The race to build a scalable and viable quantum computer is driven by the thirst to create an extremely fast and powerful device -- one that would make today's computers look like old, doddering abacuses by comparison. Consider this, then -- if one quantum computer can be orders of magnitude more powerful than its conventional counterpart, what can a series of interconnected quantum computers achieve? It is this question that motivated researchers at Sandia National Laboratories in Albuquerque, New Mexico, and Harvard University to demonstrate a technique for connecting, or "bridging," quantum computers at an atomic scale. "People have already built small quantum computers," Ryan Camacho, a researcher at Sandia National Laboratories, and co-author of a study detailing the process, said in a statement. "Maybe the first useful one won't be a single giant quantum computer but a connected cluster of small ones."
From the start of computing history, the power of our CPU's is growing exponentially. Henceforth allowing the computer systems to be smaller and more powerful, but this joy ride is about to come to an end. To understand why, first we need to understand the greatest prediction of the 20th century which held on for more than 50 years. Yes, I am talking about the Moore Law, which is named after the Gordon Moore cofounder of Fairchild Semiconductors and CEO of the Intel. The number of transistors in a dense integrated circuit, double about every two years, though the cost of the system is halved.
Here we discussed the advantages and limitations of seven key qubit technologies for designing efficient quantum computing systems. The seven qubit types are: Superconducting qubits, Quantum dots qubits, Trapped Ion Qubits, Photonic qubits, Defect-based qubits, Topological Qubits, and Nuclear Magnetic Resonance (NMR) . They are the seven pathways for designing effective quantum computing systems. Each one of them have their own limitations and advantages. We have also discussed the hierarchies of qubit types.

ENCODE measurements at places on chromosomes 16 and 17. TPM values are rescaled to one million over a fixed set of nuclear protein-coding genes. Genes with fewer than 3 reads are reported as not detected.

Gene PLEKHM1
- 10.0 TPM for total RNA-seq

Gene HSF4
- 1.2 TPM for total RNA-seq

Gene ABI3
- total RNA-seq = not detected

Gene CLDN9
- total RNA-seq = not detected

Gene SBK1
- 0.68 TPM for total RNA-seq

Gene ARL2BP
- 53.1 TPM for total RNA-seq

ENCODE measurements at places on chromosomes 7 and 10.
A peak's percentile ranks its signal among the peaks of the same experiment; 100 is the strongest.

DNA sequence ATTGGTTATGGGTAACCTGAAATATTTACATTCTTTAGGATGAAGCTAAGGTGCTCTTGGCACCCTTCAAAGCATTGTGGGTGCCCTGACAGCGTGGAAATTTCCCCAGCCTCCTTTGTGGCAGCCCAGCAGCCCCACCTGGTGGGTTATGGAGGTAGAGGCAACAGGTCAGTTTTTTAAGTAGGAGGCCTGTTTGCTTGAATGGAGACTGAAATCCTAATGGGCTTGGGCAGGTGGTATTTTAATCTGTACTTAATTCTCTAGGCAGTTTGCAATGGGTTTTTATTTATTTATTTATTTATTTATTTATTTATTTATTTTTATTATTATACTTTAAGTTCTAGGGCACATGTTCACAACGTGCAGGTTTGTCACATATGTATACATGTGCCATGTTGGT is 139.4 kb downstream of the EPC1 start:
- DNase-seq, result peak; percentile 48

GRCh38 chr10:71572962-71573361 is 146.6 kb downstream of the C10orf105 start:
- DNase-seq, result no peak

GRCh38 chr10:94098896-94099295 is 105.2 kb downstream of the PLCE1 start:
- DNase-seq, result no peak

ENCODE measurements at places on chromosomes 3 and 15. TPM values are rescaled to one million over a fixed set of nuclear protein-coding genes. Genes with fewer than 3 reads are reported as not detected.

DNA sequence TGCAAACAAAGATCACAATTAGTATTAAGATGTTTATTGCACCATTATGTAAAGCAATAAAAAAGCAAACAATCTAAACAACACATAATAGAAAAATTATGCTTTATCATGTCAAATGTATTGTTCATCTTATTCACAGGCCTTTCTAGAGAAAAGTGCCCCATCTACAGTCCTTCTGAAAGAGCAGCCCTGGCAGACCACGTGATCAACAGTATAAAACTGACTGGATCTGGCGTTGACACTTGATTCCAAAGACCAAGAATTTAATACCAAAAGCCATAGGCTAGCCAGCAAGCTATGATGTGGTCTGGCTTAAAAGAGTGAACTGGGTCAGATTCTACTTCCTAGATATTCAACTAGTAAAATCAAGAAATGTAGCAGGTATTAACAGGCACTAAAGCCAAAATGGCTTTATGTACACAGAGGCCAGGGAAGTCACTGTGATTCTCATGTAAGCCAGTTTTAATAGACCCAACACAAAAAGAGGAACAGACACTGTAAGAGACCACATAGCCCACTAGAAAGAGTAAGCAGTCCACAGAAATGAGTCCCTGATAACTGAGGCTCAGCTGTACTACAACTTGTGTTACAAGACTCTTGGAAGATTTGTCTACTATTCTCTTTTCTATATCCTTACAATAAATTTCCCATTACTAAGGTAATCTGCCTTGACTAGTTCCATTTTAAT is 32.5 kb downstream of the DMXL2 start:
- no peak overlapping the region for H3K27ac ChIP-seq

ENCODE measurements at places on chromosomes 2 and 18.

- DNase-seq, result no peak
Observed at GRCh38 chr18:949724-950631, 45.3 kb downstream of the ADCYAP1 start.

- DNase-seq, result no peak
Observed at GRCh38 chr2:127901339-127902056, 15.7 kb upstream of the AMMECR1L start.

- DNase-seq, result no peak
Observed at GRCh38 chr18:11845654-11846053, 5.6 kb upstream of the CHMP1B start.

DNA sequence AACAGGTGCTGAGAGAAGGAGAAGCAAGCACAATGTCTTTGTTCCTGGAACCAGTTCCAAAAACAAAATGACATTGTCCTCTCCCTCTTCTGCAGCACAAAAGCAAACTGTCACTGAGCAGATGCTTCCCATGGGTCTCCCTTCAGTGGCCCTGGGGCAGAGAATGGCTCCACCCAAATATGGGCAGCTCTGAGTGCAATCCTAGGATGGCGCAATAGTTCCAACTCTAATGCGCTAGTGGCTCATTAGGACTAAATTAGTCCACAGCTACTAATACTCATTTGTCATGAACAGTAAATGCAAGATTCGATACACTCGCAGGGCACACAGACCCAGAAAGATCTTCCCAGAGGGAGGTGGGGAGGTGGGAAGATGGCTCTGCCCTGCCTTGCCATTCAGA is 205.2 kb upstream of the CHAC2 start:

For scientists developing new drugs, knowing the structure of the molecules involved down to the atomic level can mean the difference between a new treatment and failure. Current imaging techniques are unable to work out the structure of some key proteins and other important biological molecules, leading to gaps in knowledge. But researchers in Australia are looking to an offshoot from quantum computing to solve the problem, essentially developing quantum MRI scanners to image individual atoms, which could lead to the development of new drugs. In a mind-bending piece of theoretical research, a team at the University of Melbourne is hoping to use quantum bits to'sense' individual atoms. More known for their role in quantum computing, quantum bits, or qubits, are the able to encode multiple states at once, compared with the traditional binary of 1's and 0's.
In 1972, at the age of ten, I spent a week somewhere near Windsor – it's hazy now – learning how to program a computer. This involved writing out instructions by hand and sending the pages to unseen technicians who converted them into stacks of cards punched with holes. The cards were fed overnight into a device that we were only once taken to see. It filled a room; magnetic tape spooled behind glass panels in big, grey, wardrobe-sized boxes. The next morning, we'd receive a printout of the results and the day would be spent finding the programming faults that had derailed our calculations of pi to the nth decimal place.